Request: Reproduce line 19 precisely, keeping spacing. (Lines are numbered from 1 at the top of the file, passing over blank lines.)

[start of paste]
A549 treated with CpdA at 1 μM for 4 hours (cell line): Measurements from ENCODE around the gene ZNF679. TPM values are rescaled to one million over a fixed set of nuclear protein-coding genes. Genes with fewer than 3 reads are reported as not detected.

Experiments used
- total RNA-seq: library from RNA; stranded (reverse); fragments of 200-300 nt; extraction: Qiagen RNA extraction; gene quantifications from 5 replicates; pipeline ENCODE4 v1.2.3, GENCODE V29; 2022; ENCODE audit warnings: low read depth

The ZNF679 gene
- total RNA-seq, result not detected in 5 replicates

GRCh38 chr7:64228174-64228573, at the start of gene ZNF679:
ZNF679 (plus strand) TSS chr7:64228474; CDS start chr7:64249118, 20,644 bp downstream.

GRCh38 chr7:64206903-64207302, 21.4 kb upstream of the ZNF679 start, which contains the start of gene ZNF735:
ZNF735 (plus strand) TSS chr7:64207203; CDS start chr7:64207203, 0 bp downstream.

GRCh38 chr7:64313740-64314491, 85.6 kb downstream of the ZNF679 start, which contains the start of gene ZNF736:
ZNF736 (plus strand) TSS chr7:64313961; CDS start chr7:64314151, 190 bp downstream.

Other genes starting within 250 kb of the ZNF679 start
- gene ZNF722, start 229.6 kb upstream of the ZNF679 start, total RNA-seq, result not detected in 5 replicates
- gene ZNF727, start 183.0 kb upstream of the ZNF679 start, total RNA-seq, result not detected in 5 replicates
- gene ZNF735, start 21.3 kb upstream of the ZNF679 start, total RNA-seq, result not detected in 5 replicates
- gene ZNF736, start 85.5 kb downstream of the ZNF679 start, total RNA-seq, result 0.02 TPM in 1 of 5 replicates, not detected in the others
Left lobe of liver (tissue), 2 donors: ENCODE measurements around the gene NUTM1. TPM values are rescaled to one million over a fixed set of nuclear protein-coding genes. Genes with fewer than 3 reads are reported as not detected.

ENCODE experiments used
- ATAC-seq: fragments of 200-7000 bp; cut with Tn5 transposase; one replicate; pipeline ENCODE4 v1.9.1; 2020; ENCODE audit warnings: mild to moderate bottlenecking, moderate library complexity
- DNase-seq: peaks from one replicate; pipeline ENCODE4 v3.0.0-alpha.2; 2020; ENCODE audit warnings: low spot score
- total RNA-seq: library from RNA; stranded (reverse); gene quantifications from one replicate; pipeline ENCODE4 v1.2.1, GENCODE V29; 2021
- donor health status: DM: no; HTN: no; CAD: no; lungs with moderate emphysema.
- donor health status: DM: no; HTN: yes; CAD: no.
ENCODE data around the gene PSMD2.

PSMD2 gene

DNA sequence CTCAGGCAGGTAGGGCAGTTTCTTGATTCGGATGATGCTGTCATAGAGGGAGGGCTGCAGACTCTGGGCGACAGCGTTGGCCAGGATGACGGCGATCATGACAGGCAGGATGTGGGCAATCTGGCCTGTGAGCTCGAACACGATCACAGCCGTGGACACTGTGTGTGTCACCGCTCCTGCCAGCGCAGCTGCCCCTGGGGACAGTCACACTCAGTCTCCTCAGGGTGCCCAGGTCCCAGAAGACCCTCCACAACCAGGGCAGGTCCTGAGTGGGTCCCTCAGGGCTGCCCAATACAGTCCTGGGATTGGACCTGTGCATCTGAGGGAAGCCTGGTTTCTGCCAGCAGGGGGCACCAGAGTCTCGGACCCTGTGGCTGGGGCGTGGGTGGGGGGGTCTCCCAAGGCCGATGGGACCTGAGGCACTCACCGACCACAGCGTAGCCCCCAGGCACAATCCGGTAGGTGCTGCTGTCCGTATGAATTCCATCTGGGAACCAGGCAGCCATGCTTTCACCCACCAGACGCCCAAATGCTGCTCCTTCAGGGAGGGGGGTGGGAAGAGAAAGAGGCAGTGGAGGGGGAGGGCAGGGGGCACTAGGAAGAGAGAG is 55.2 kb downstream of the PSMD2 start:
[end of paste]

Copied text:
- ATAC-seq: fragments of 200-7000 bp; cut with Tn5 transposase; one replicate; pipeline ENCODE4 v1.9.1; 2020; ENCODE audit warnings: mild to moderate bottlenecking, moderate library complexity